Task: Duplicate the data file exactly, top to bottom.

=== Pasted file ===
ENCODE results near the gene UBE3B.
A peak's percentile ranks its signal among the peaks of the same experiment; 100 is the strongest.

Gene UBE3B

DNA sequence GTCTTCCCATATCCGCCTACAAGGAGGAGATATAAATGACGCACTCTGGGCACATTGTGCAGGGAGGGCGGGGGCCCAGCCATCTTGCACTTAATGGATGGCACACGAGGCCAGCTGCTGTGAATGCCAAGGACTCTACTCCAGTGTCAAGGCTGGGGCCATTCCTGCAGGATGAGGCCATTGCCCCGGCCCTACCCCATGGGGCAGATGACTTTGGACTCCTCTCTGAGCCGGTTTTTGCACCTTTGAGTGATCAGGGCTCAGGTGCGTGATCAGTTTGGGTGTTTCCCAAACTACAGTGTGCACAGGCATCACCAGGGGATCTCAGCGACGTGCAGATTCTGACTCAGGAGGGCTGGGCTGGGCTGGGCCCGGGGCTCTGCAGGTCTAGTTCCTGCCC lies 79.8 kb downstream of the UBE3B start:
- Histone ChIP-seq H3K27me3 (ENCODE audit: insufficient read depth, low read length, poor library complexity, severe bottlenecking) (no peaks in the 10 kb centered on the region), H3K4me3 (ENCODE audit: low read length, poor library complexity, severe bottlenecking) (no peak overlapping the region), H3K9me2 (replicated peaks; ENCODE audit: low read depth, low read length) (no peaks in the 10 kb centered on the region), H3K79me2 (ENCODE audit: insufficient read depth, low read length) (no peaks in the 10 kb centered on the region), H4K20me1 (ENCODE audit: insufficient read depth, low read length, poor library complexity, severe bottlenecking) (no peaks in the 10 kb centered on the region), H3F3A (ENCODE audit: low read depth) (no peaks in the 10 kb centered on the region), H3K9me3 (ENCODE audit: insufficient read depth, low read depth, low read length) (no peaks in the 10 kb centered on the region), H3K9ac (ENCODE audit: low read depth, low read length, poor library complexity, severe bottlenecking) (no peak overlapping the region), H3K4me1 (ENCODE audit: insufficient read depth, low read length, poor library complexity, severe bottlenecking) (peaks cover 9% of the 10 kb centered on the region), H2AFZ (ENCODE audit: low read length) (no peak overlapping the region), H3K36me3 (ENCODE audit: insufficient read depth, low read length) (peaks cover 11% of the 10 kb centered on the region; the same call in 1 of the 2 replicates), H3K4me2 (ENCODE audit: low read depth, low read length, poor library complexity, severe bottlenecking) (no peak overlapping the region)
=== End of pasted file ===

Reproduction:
ENCODE results near the gene UBE3B.
A peak's percentile ranks its signal among the peaks of the same experiment; 100 is the strongest.

Gene UBE3B

DNA sequence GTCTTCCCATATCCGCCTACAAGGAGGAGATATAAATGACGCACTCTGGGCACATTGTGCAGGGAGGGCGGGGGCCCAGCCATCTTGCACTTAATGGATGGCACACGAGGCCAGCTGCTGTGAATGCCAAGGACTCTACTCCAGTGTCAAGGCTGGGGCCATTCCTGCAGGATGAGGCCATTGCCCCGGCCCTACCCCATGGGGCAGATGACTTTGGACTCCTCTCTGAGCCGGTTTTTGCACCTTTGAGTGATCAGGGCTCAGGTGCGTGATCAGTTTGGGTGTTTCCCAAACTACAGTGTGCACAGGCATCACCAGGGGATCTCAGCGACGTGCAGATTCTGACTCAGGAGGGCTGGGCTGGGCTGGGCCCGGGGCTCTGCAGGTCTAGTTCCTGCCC lies 79.8 kb downstream of the UBE3B start:
- Histone ChIP-seq H3K27me3 (ENCODE audit: insufficient read depth, low read length, poor library complexity, severe bottlenecking) (no peaks in the 10 kb centered on the region), H3K4me3 (ENCODE audit: low read length, poor library complexity, severe bottlenecking) (no peak overlapping the region), H3K9me2 (replicated peaks; ENCODE audit: low read depth, low read length) (no peaks in the 10 kb centered on the region), H3K79me2 (ENCODE audit: insufficient read depth, low read length) (no peaks in the 10 kb centered on the region), H4K20me1 (ENCODE audit: insufficient read depth, low read length, poor library complexity, severe bottlenecking) (no peaks in the 10 kb centered on the region), H3F3A (ENCODE audit: low read depth) (no peaks in the 10 kb centered on the region), H3K9me3 (ENCODE audit: insufficient read depth, low read depth, low read length) (no peaks in the 10 kb centered on the region), H3K9ac (ENCODE audit: low read depth, low read length, poor library complexity, severe bottlenecking) (no peak overlapping the region), H3K4me1 (ENCODE audit: insufficient read depth, low read length, poor library complexity, severe bottlenecking) (peaks cover 9% of the 10 kb centered on the region), H2AFZ (ENCODE audit: low read length) (no peak overlapping the region), H3K36me3 (ENCODE audit: insufficient read depth, low read length) (peaks cover 11% of the 10 kb centered on the region; the same call in 1 of the 2 replicates), H3K4me2 (ENCODE audit: low read depth, low read length, poor library complexity, severe bottlenecking) (no peak overlapping the region)